How To Wrap A Knee? | Step-By-Step Guide To 4 Effective Ways

Written By on November 20, 2022 — Medically Reviewed By Kris Ceniza (PT)

Written by on November 20, 2022 — Medically Reviewed By: Kris Ceniza (PT)

Wrapping your knee is a safe and effective way to relieve pain and inflammation. It also seems like the easiest thing to do but there are many ways it can be done. To help you out, I wrote step-by-step guides on how to wrap a knee in different ways.

I also included what situations the different techniques are best used for, as well as the things you’re going to need.

I’ll start with simple techniques using the elastic Ace bandage but, if you want to jump into specific sections, you can tap on the bullets below.

Easy ways to wrap your knee with an elastic bandage

Better known as an Ace bandage, an elastic bandage is the most practical tool you can use to wrap your knee at home. You can buy them everywhere, they’re cheap, easy to use, and reusable. You might even have them at home with you already.

That being said, there are 2 basic ways you can use them: The spiral wrap or the figure of eight.

The spiral wrap

Step by step sequence on how to wrap a knee using the spiral wrap

his technique is the most basic way to wrap your knee. You can use this on virtually any part of your limbs, including your knee joint.

What’s it for?

  • Spiral wraps are meant to assist blood flow back to the heart, thus helping to minimize inflammation and pain. So, it’s also suitable for new knee injuries.
  • Spiral wraps are also great for securing an ice pack around your knee. Make sure to remove the ice after 15-20 minutes and replace the bandage with a dry counterpart.

You’ll need the following:

  • The right bandage size. I recommend 4- or 6-inch bandages for most adults but if you’re doing this for a child or someone petite, the smaller sizes may be more suitable.
  • Locks. Newer Ace bandages come with Velcro but other brands may use metal clips or tape. All that matters is you can secure the knee wraps in place.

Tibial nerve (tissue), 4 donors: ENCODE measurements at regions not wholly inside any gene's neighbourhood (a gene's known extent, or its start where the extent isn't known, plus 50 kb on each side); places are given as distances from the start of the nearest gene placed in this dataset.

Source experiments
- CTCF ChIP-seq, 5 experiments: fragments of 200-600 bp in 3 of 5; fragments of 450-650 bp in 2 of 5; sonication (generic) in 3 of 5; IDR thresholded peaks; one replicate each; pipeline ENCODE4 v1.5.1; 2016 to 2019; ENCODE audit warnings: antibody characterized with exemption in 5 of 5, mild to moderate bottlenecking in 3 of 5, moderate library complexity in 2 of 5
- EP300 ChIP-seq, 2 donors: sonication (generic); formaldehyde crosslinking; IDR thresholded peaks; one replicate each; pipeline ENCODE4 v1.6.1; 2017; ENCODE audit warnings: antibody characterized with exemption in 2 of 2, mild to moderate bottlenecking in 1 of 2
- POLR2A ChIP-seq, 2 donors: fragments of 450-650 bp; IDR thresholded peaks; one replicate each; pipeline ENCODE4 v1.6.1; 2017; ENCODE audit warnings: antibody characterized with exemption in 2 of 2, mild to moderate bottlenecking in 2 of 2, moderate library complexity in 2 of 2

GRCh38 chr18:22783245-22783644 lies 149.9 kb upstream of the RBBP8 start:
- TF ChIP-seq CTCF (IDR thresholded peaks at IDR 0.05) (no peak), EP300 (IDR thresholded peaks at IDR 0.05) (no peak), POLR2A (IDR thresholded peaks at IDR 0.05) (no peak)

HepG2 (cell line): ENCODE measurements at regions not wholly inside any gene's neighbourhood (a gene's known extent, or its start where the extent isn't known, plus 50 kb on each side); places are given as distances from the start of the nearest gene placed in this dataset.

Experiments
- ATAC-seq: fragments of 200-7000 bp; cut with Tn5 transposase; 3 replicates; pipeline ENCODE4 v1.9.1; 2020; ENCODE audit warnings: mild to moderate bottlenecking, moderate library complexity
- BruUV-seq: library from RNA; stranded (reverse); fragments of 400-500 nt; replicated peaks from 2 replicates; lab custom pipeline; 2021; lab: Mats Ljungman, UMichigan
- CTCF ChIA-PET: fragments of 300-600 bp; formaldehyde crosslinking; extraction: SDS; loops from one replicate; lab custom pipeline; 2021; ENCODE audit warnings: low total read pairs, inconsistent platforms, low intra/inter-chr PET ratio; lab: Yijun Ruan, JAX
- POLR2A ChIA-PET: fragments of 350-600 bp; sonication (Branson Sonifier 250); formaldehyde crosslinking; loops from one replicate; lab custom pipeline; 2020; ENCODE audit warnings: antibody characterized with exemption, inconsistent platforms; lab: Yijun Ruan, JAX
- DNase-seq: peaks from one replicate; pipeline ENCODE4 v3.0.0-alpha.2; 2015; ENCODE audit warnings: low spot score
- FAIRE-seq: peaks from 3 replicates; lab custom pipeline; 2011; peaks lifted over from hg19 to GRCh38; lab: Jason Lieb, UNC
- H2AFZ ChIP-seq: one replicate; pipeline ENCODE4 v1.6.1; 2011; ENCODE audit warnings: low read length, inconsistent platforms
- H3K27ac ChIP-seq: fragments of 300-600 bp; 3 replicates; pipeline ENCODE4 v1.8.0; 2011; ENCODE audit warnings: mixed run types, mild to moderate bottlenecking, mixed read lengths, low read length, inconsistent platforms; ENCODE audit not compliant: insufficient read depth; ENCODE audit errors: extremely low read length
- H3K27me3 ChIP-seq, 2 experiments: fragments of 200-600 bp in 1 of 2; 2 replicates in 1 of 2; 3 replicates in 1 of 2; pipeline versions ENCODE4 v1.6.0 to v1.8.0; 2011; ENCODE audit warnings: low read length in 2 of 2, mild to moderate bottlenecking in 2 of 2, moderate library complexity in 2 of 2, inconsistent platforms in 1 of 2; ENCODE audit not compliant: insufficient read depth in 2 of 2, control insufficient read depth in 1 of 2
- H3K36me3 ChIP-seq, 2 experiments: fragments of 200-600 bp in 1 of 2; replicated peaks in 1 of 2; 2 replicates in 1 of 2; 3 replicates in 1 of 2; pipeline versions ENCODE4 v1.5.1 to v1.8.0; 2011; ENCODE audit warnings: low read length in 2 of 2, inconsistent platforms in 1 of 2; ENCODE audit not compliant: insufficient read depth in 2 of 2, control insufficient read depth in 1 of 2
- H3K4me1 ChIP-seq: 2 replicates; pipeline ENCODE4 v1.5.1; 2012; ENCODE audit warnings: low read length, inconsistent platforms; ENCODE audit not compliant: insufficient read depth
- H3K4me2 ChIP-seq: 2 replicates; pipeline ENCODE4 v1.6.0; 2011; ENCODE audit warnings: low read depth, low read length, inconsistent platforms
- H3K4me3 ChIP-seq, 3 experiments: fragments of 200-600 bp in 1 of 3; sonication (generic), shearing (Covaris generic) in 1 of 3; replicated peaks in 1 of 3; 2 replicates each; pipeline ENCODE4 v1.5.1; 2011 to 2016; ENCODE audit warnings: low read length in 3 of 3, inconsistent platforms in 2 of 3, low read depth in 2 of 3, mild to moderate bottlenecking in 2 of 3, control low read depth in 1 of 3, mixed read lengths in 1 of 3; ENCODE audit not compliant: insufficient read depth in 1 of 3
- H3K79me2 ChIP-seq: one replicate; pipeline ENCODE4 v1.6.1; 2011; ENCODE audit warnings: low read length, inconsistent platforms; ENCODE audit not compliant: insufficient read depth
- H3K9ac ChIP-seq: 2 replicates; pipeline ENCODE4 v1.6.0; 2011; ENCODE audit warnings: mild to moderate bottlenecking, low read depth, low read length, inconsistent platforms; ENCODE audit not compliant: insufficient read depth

Steps:

  1. Sit near the edge of a chair and slightly bend your knee to about 25 degrees. This puts your knee in its resting neutral position which also facilitates the primary stage of the healing process. (1)
  2. Wrap your elastic bandage a couple of times about 1-2 inches below your kneecap. This serves as both your anchor and your starting point.
  3. Continue wrapping the bandage diagonally upward, making a spiral-shaped wrap. Here, you want to make sure that you have an overlap of at least 50% with each layer. Also, try to maintain the same amount of stretch in each wrap.
  4. Finish your wrap above the knee (lower part of your thigh). Cut the excess if there’s more. Don’t wrap the remaining bandage back down.
YouTube video

The figure eight technique

This one’s a tad bit tougher than the spiral wrap but it’s also developed specifically for joints.

What’s it for?

  • Figure eight is a knee-wrapping technique that adds a bit more stability to your knee. So, it’s best used for sprains such as ligamentous and meniscal tears.
  • Alternatively, you can use knee braces with hinged metal brackets on the side. The metal provides more support for your knee joint. I recommend using these during the later parts of recovery when the swelling has fully gone down.

Recommended: The best hinged knee braces on the market

You’ll need the following:

  • A double-length Ace bandage (or other brands). For width, I generally use 4-inch bandages because it’s easier to work with. 6 inches work fine for bigger folk while smaller ones are better for kids.
  • Locks. Again, Velcro, metal clips or tape will work just fine.

How to wrap a knee for support:

  1. Slightly bend your knee to about 25 degrees. This puts your knee in its neutral, loose position where it needs the most support.
  2. Wrap the bandage twice just below your knee. This is your anchor and your starting point. For the sake of uniformity, begin wrapping from the outside part of your lower leg, moving above the shin and towards the middle, then under, and back outside. Repeat.
  3. From the outside of your lower leg, angle the wrap upwards so you pass below your kneecap and towards the inside portion of your upper leg.
  4. Wrap the bandage around this part of your limb one and a half times so you end at the outside portion of your upper leg.
  5. From there, angle the wrap downwards so you pass above your kneecap and towards the inside portion of your lower leg. Here, you’re crossing over the previously angled wrap and forming an 8 around the inside of your knee.
  6. Wrap around once until you’re back around the inside portion of your lower leg.
  7. From here, angle the wrap upwards so you pass directly behind the knee, around the upper outside corner of your kneecap, and onto the inside portion of your upper leg.